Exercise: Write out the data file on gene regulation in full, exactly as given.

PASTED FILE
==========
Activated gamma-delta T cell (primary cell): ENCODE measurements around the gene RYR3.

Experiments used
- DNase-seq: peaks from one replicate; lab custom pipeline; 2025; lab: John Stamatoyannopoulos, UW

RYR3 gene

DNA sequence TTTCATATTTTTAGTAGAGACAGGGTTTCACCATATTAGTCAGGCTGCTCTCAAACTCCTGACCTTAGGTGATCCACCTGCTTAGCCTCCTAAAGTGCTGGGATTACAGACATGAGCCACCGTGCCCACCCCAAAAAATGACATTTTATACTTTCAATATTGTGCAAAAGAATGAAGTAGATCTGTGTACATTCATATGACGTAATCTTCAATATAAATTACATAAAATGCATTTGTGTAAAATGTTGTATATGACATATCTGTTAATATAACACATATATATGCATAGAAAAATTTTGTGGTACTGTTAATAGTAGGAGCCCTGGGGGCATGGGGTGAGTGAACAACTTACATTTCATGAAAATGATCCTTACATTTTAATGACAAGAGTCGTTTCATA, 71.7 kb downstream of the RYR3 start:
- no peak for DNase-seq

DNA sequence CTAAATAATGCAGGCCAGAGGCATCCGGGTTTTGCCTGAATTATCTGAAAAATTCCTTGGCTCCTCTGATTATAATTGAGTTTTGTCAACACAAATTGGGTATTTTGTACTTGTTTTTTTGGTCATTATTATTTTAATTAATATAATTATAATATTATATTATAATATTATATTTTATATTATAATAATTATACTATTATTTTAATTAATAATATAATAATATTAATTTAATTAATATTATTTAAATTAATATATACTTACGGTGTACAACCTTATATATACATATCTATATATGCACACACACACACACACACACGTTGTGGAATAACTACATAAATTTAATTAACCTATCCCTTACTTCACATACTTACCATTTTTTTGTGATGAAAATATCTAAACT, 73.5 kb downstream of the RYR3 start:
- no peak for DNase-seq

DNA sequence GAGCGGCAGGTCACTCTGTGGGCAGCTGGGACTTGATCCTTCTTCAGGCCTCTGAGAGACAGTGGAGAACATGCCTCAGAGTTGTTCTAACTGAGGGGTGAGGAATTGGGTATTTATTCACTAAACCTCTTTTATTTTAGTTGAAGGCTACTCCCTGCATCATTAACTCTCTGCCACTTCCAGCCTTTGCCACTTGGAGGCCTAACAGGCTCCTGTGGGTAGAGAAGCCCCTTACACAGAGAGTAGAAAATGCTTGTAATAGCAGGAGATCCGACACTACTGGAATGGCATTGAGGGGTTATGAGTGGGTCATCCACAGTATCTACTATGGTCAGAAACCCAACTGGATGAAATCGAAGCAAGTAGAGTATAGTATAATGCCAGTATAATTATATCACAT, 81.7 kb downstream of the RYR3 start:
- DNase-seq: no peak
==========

Activated gamma-delta T cell (primary cell): ENCODE measurements around the gene RYR3.

Experiments used
- DNase-seq: peaks from one replicate; lab custom pipeline; 2025; lab: John Stamatoyannopoulos, UW

RYR3 gene

DNA sequence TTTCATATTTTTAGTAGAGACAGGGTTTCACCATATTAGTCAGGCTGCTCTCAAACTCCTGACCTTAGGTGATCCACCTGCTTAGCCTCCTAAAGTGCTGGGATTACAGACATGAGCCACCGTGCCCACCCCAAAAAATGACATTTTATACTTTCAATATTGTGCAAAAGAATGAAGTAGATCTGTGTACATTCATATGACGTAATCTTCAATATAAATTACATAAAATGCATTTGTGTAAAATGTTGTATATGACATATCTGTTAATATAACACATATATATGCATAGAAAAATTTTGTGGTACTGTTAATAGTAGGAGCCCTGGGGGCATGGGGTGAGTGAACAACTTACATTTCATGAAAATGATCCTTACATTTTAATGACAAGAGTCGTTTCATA, 71.7 kb downstream of the RYR3 start:
- no peak for DNase-seq

DNA sequence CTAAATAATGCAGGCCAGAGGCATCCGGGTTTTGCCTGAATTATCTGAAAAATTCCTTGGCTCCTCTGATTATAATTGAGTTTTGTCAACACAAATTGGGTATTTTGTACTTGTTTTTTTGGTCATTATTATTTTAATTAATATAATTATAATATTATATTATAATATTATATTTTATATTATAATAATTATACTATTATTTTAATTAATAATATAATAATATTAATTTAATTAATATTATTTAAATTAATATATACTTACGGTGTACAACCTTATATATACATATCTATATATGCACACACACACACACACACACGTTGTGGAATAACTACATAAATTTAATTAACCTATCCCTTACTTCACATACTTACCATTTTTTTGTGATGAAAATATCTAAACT, 73.5 kb downstream of the RYR3 start:
- no peak for DNase-seq

DNA sequence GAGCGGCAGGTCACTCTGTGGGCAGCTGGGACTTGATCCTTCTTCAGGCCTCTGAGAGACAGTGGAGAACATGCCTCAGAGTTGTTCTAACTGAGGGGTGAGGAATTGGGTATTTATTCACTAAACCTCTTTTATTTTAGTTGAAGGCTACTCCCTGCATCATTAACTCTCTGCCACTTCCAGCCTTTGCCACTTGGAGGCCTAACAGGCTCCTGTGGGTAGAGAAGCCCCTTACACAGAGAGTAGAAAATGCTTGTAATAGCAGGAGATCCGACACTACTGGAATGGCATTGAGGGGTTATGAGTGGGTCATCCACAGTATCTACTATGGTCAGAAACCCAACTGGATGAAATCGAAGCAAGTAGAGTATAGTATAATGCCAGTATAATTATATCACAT, 81.7 kb downstream of the RYR3 start:
- DNase-seq: no peak